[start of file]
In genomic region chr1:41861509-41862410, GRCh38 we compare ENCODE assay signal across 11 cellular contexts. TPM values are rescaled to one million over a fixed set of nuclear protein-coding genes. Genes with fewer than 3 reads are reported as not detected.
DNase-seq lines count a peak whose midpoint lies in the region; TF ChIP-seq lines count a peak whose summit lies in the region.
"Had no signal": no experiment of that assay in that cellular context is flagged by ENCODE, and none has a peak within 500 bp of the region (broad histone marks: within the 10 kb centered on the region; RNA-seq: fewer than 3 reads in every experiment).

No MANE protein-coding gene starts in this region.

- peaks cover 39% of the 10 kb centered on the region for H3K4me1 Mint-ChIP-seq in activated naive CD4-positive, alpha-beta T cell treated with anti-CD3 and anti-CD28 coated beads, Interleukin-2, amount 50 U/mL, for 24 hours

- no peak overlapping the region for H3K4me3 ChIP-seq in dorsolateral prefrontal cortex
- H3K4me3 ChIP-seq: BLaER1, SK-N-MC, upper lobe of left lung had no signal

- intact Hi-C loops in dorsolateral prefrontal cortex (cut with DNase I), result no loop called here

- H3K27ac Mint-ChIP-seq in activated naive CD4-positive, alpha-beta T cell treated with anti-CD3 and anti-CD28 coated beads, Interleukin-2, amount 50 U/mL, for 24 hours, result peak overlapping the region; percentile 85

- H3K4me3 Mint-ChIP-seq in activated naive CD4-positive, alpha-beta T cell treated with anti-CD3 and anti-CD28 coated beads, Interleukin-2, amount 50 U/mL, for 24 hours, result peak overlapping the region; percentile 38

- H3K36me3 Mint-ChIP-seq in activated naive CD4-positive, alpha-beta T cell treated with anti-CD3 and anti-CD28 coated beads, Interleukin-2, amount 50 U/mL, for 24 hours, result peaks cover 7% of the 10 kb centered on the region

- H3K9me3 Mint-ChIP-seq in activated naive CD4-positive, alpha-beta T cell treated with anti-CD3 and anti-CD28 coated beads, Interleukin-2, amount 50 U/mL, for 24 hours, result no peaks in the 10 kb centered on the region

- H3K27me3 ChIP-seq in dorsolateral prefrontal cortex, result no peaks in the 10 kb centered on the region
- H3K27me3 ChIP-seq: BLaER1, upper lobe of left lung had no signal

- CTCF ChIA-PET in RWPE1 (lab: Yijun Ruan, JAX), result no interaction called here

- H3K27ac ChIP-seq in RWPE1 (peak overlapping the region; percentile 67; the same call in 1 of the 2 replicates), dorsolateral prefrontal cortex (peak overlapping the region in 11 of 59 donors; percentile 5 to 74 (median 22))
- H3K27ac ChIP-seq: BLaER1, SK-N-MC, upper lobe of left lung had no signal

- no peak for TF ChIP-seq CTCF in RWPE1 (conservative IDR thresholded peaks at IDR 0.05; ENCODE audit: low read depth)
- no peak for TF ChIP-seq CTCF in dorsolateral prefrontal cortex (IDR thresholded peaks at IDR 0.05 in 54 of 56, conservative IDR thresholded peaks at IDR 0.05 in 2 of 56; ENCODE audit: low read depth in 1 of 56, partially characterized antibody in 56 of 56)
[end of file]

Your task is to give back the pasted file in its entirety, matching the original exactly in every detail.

In genomic region chr1:41861509-41862410, GRCh38 we compare ENCODE assay signal across 11 cellular contexts. TPM values are rescaled to one million over a fixed set of nuclear protein-coding genes. Genes with fewer than 3 reads are reported as not detected.
DNase-seq lines count a peak whose midpoint lies in the region; TF ChIP-seq lines count a peak whose summit lies in the region.
"Had no signal": no experiment of that assay in that cellular context is flagged by ENCODE, and none has a peak within 500 bp of the region (broad histone marks: within the 10 kb centered on the region; RNA-seq: fewer than 3 reads in every experiment).

No MANE protein-coding gene starts in this region.

- peaks cover 39% of the 10 kb centered on the region for H3K4me1 Mint-ChIP-seq in activated naive CD4-positive, alpha-beta T cell treated with anti-CD3 and anti-CD28 coated beads, Interleukin-2, amount 50 U/mL, for 24 hours

- no peak overlapping the region for H3K4me3 ChIP-seq in dorsolateral prefrontal cortex
- H3K4me3 ChIP-seq: BLaER1, SK-N-MC, upper lobe of left lung had no signal

- intact Hi-C loops in dorsolateral prefrontal cortex (cut with DNase I), result no loop called here

- H3K27ac Mint-ChIP-seq in activated naive CD4-positive, alpha-beta T cell treated with anti-CD3 and anti-CD28 coated beads, Interleukin-2, amount 50 U/mL, for 24 hours, result peak overlapping the region; percentile 85

- H3K4me3 Mint-ChIP-seq in activated naive CD4-positive, alpha-beta T cell treated with anti-CD3 and anti-CD28 coated beads, Interleukin-2, amount 50 U/mL, for 24 hours, result peak overlapping the region; percentile 38

- H3K36me3 Mint-ChIP-seq in activated naive CD4-positive, alpha-beta T cell treated with anti-CD3 and anti-CD28 coated beads, Interleukin-2, amount 50 U/mL, for 24 hours, result peaks cover 7% of the 10 kb centered on the region

- H3K9me3 Mint-ChIP-seq in activated naive CD4-positive, alpha-beta T cell treated with anti-CD3 and anti-CD28 coated beads, Interleukin-2, amount 50 U/mL, for 24 hours, result no peaks in the 10 kb centered on the region

- H3K27me3 ChIP-seq in dorsolateral prefrontal cortex, result no peaks in the 10 kb centered on the region
- H3K27me3 ChIP-seq: BLaER1, upper lobe of left lung had no signal

- CTCF ChIA-PET in RWPE1 (lab: Yijun Ruan, JAX), result no interaction called here

- H3K27ac ChIP-seq in RWPE1 (peak overlapping the region; percentile 67; the same call in 1 of the 2 replicates), dorsolateral prefrontal cortex (peak overlapping the region in 11 of 59 donors; percentile 5 to 74 (median 22))
- H3K27ac ChIP-seq: BLaER1, SK-N-MC, upper lobe of left lung had no signal

- no peak for TF ChIP-seq CTCF in RWPE1 (conservative IDR thresholded peaks at IDR 0.05; ENCODE audit: low read depth)
- no peak for TF ChIP-seq CTCF in dorsolateral prefrontal cortex (IDR thresholded peaks at IDR 0.05 in 54 of 56, conservative IDR thresholded peaks at IDR 0.05 in 2 of 56; ENCODE audit: low read depth in 1 of 56, partially characterized antibody in 56 of 56)